On special occasions like Christmas, we would get gifts—everything from American milk brands that came in waxed cartons to gift stockings stuffed with Brach’s candies, caramels plastic toys and licorice sticks. When my father had an extra dollar or two, he would ask his friend to buy a couple of items from the Clark commissary, if at all possible. Of course, he was never refused. We would get chocolates like M&Ms and Kisses, barbecue sauces, Revlon shampoo, cereals and shoestring potatos, never before seen in local stores. In one year, I got a giant box of 64 crayons that came with a built-in sharpener. Wow! I never even imagined that crayon colors such as periwinkle, sea green and gold existed, thinking at that time that this could only be possible in the U.S. of A. For while, I was smitten by the American dream.

So for a couple of years, while the Smiths stayed for their tour of duty, we had a peek of the American life, transplanted in a little duplex apartment along an unpaved road in Balibago. The Smiths even had a second son, Steven, born while on vacation in the States, but brought to the Philippines as an infant. I think Steven’s birth hastened the Smiths’ decision not to extend their stay in Clark. They flew back to the U.S. and shortly, we found another American family as tenants, the Kentalas and their six daughters.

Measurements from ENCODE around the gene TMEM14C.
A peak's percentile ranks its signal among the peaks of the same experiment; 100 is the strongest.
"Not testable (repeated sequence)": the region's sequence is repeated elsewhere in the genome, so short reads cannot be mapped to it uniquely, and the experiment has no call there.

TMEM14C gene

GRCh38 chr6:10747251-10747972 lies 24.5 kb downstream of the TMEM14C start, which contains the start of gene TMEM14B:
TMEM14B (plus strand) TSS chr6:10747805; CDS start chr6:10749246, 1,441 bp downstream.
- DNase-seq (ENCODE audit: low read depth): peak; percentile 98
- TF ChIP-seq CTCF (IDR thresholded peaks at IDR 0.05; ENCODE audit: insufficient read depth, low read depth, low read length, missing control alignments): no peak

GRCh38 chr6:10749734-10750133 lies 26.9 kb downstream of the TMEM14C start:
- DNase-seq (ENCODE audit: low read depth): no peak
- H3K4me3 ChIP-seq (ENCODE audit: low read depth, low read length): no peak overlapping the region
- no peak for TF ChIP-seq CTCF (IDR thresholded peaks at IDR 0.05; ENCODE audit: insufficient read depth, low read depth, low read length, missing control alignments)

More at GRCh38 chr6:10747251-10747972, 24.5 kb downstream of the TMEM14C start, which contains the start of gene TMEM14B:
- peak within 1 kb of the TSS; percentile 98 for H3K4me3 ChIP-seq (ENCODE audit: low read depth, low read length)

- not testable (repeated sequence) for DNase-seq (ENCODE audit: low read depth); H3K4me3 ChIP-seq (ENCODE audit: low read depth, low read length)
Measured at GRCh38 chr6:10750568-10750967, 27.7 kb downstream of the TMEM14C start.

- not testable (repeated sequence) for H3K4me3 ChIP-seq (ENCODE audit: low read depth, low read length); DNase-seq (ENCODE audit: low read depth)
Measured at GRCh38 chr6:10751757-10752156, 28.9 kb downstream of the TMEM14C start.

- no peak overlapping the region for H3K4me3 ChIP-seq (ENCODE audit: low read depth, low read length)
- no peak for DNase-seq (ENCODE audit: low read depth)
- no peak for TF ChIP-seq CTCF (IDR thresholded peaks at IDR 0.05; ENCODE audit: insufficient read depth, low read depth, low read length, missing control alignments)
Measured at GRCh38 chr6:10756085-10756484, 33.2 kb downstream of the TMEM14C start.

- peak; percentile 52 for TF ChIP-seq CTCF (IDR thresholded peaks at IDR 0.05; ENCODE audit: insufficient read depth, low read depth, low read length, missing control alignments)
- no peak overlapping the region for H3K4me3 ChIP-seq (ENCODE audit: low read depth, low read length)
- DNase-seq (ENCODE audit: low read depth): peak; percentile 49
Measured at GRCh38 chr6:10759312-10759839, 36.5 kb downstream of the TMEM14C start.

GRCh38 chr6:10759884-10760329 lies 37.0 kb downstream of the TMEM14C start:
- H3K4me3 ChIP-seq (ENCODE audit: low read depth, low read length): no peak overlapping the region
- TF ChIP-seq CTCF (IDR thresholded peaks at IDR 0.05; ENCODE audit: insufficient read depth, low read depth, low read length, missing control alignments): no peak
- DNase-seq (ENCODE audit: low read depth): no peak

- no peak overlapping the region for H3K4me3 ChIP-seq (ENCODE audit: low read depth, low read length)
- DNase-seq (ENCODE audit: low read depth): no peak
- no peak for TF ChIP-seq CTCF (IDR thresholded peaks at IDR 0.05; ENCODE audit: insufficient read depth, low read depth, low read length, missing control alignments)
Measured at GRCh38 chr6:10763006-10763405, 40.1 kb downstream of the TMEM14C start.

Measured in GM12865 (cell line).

The Smiths, resettled back in Texas, but they kept in touch every Christmas with cards, chatty letters filled with the latest family updates and pictures of the growing family, including the boys, Eugene and Steven. They kept this up without fail every year, until Mr. Smith’s retirement. One of the last letters we received was in the mid 80s, to tell us of Eugene’s forthcoming marriage to a local girl, complete with a newspaper clipping. The letters stopped coming altogether until we completely lost track of them.

But for a few short years in the turbulent ‘60s, we, the Castros and the Smiths, bridged the gaps of race, culture and creed to become true friends—Filipinos and Americans together-- with a genuine sincerity that knew no bounds.

No comments: